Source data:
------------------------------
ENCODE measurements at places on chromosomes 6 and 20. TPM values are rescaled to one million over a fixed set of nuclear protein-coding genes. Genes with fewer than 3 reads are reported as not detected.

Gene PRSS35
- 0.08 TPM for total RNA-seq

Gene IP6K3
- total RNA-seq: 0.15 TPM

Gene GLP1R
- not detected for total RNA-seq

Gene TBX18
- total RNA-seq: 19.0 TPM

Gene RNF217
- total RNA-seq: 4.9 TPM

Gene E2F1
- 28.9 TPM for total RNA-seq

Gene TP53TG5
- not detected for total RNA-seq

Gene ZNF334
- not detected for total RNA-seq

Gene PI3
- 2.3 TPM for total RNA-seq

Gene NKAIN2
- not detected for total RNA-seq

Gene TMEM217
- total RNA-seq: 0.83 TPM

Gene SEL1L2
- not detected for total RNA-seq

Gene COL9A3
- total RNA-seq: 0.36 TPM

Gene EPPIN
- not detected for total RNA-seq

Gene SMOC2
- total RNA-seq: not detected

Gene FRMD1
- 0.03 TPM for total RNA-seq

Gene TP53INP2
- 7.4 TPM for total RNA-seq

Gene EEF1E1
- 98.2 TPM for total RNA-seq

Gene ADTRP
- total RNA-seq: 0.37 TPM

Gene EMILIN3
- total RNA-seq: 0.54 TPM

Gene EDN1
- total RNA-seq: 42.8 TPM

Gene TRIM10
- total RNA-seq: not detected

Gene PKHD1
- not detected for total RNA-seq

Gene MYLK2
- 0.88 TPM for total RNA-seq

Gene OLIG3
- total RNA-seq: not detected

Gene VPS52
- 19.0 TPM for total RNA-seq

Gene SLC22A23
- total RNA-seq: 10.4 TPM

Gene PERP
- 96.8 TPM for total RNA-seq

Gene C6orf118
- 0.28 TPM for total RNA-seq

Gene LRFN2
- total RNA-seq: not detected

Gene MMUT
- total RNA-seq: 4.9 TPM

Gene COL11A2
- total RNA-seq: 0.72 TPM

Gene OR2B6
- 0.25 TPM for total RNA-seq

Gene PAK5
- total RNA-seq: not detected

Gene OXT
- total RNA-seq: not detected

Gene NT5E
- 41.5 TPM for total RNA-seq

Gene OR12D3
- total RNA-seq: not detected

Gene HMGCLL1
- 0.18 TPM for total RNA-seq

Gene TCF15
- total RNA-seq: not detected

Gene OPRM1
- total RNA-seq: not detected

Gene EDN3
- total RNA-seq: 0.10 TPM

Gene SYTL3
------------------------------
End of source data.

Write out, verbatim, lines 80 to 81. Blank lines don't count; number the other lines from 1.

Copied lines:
Gene OPRM1
- total RNA-seq: not detected